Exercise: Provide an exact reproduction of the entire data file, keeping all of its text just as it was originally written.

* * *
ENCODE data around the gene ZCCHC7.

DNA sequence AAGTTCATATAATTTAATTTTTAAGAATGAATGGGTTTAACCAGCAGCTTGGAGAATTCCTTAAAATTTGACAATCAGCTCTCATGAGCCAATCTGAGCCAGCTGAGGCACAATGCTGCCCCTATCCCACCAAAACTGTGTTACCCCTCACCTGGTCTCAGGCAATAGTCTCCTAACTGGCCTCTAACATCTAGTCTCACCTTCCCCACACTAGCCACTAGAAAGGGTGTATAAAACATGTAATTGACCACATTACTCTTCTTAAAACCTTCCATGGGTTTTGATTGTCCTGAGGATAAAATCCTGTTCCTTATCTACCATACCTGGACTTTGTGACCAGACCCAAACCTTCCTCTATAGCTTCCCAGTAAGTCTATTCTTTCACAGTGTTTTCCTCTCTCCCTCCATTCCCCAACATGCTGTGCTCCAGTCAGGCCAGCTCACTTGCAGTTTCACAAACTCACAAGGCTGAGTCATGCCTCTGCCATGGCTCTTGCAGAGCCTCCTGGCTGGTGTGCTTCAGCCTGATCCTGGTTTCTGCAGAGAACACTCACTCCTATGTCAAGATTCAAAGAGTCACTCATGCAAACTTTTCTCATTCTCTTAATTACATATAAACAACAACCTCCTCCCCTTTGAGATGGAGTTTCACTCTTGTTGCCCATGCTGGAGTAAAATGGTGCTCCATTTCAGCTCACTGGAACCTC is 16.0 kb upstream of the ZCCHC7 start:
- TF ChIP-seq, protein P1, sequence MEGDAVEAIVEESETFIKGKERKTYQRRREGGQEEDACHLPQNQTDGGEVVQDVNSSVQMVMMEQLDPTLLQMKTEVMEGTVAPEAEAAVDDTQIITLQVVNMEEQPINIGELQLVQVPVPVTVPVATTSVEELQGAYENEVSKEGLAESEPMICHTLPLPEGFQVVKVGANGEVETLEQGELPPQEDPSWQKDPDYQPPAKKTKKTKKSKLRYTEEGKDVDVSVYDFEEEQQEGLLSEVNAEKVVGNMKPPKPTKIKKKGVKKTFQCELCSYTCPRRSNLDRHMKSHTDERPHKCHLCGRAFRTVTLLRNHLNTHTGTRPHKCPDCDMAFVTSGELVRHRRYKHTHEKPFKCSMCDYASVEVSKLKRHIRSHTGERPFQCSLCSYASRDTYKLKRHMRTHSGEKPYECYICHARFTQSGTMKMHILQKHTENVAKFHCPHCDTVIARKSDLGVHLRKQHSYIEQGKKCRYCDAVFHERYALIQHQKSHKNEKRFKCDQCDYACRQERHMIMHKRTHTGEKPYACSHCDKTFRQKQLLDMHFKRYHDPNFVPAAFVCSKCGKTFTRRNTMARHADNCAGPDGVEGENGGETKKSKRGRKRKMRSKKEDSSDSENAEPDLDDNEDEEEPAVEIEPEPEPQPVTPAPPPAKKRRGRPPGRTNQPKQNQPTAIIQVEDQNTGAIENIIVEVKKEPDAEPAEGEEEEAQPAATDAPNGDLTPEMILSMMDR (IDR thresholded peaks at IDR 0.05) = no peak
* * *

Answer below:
ENCODE data around the gene ZCCHC7.

DNA sequence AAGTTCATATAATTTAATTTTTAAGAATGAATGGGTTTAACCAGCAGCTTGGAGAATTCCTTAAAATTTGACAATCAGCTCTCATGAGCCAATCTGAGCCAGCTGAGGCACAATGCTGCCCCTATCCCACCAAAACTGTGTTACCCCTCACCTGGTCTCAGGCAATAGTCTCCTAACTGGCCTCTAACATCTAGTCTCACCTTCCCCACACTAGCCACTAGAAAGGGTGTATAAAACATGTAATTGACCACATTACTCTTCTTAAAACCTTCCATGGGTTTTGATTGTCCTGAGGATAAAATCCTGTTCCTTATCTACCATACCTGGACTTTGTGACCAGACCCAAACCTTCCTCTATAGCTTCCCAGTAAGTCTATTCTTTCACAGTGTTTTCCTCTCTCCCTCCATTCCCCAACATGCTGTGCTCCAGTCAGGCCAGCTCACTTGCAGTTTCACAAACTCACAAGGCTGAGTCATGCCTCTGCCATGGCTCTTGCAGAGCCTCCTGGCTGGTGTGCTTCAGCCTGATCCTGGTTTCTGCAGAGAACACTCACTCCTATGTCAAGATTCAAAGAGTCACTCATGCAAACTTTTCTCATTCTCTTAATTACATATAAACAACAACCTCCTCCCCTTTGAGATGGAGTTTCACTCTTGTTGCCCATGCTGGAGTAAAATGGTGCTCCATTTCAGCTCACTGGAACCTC is 16.0 kb upstream of the ZCCHC7 start:
- TF ChIP-seq, protein P1, sequence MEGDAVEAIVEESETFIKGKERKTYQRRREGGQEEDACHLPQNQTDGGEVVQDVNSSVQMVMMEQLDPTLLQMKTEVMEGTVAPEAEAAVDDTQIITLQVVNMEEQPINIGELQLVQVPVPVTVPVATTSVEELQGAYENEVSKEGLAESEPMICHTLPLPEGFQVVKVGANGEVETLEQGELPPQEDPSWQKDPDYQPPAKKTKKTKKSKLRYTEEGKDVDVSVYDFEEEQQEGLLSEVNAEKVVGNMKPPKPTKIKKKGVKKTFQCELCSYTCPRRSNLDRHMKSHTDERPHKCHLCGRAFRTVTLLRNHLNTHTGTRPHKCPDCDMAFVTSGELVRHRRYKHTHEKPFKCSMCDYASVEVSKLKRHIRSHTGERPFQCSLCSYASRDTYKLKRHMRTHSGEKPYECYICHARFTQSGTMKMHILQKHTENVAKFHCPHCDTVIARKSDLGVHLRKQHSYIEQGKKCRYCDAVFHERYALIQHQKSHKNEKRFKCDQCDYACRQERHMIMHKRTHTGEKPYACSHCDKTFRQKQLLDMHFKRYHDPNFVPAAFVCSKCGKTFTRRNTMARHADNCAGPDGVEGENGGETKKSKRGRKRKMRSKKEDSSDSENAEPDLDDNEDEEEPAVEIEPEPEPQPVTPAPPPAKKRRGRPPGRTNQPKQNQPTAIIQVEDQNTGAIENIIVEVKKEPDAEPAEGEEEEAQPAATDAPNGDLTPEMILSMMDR (IDR thresholded peaks at IDR 0.05) = no peak